Landlord insurance is an umbrella term for cover that can include buildings insurance, contents insurance and liability cover. Buildings insurance on a rental property is just one type of landlord insurance.
Landlord contents insurance provides cover for any of your belongings that are in the rental property. So if you’re renting out a property part-furnished or fully-furnished, that might mean any wardrobes, tables, white goods, sofas and beds that belong to you will be covered. It also includes curtains and carpets. Standard cover would pay out, up to a maximum amount, if they are damaged, destroyed or stolen.
More comprehensive cover can include if tenants cause damage to your home or belongings by accident or intentionally. General wear and tear and when belongings come to the end of their useful life aren’t covered by landlord insurance.
Like buildings insurance, there is no law that says you must have contents insurance. But even if your property is unfurnished, you may consider protecting your carpets, curtains and white goods with cover. You may also find some extras, such as home emergency cover and accidental damage cover could potentially be useful.
Your contents insurance won’t cover your tenants’ belongings, though. They will need to take out their own renters insurance to protect their own things.
No, landlord insurance will only be valid if you are allowed to let out your property. You can’t let out a property on a residential mortgage (unless you have permission from your mortgage lender in the form of a consent to let), which means any landlord insurance on the property is likely to be invalid if you don’t have that permission.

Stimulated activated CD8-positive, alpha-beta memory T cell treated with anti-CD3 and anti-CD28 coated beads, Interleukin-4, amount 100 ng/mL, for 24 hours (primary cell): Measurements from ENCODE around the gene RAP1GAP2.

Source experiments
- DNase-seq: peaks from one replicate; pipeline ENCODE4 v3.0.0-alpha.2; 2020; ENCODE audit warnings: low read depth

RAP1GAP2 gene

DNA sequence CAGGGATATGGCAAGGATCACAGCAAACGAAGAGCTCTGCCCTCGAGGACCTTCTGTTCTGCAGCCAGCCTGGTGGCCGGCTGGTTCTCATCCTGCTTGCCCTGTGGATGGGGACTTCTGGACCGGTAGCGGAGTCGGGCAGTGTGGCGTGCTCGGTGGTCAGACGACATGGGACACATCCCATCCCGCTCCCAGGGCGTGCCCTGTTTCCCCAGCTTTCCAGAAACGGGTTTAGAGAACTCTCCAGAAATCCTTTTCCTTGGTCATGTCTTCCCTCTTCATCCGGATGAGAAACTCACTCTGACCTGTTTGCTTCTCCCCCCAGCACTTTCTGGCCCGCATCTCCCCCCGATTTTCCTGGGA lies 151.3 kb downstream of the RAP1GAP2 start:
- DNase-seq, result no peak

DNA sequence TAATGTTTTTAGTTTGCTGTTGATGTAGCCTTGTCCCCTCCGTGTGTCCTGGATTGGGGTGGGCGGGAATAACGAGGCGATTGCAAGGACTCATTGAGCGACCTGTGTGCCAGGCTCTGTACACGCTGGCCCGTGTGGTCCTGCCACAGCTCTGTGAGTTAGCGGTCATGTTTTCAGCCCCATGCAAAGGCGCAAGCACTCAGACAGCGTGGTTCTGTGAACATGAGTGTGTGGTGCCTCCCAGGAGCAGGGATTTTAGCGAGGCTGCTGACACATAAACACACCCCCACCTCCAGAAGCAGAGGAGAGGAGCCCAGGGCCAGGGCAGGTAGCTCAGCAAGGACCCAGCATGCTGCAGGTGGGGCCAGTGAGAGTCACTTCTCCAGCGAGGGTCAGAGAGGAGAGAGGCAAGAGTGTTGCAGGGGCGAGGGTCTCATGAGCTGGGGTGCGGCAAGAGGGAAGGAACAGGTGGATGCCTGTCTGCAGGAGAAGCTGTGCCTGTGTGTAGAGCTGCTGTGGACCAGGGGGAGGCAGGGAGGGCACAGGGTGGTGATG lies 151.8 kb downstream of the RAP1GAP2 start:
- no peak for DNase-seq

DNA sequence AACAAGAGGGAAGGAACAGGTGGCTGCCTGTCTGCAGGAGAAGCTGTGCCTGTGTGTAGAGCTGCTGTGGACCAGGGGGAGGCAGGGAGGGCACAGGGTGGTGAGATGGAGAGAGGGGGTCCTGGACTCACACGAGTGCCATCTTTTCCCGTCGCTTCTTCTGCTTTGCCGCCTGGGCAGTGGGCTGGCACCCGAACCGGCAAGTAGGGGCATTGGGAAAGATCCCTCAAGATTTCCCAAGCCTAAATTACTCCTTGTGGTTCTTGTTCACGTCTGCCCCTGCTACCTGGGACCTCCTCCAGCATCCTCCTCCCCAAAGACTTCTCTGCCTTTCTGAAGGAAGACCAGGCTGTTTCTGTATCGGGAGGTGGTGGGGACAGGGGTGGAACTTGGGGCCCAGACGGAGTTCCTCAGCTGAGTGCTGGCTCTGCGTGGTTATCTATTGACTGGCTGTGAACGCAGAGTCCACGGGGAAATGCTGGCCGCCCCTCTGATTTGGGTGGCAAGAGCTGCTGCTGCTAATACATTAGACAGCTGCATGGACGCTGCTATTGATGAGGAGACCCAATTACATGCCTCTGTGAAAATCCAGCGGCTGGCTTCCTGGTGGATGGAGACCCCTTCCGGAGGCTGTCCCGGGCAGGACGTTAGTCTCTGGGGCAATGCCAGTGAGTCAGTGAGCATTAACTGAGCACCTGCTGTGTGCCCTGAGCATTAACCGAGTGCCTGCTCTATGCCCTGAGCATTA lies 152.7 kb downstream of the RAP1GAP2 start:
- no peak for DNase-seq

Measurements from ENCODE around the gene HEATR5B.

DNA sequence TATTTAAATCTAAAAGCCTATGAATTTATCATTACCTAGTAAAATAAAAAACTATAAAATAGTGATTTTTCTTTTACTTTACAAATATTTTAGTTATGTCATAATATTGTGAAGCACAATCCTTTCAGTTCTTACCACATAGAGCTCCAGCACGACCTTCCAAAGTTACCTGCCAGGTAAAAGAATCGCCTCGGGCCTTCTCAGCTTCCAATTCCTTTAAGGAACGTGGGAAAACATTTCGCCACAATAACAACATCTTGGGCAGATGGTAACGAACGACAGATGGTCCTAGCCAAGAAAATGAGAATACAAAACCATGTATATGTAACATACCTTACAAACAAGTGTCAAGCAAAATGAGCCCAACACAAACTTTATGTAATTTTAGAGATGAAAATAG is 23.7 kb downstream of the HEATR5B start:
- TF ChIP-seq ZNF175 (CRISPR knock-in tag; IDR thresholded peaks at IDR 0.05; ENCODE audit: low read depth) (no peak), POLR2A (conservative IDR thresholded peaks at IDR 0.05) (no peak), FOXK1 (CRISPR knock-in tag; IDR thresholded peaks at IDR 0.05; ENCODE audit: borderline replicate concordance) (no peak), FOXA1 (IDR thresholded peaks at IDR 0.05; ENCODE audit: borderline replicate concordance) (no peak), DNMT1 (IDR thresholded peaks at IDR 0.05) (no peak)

If you had the wrong kind of mortgage and tried to claim on your landlord insurance, the insurer is unlikely to pay out.
Unoccupied properties can appear riskier to insurers, as there’s more chance of problems with the property being left to worsen without anyone there to report them.
Standard landlord insurance policies will often still cover your property for a limited number of days when it is empty, such as if you’re between tenants. You may need to contact your insurer if it is unoccupied and again when tenants move in again.
If your property is empty for longer than the specified period, your cover may also be more limited, or, in some cases, the insurer may not cover you at all. If you do have cover, you may need to meet certain requirements, such as switching off the mains and regularly visiting the property.
If you know a property of yours will be empty for a long period of time, you could choose to take out specialist unoccupied property insurance.
It depends on what’s important to you, what would bring you peace of mind and what you can afford. That may mean you consider rent guarantee insurance to cover the cost of unpaid rent, emergency call-out cover, accidental damage cover, or legal expenses if you have problems with your tenants and need to take them to court.
Before you pay for extras, check what’s already included in the standard policy so you don’t get more cover than you need.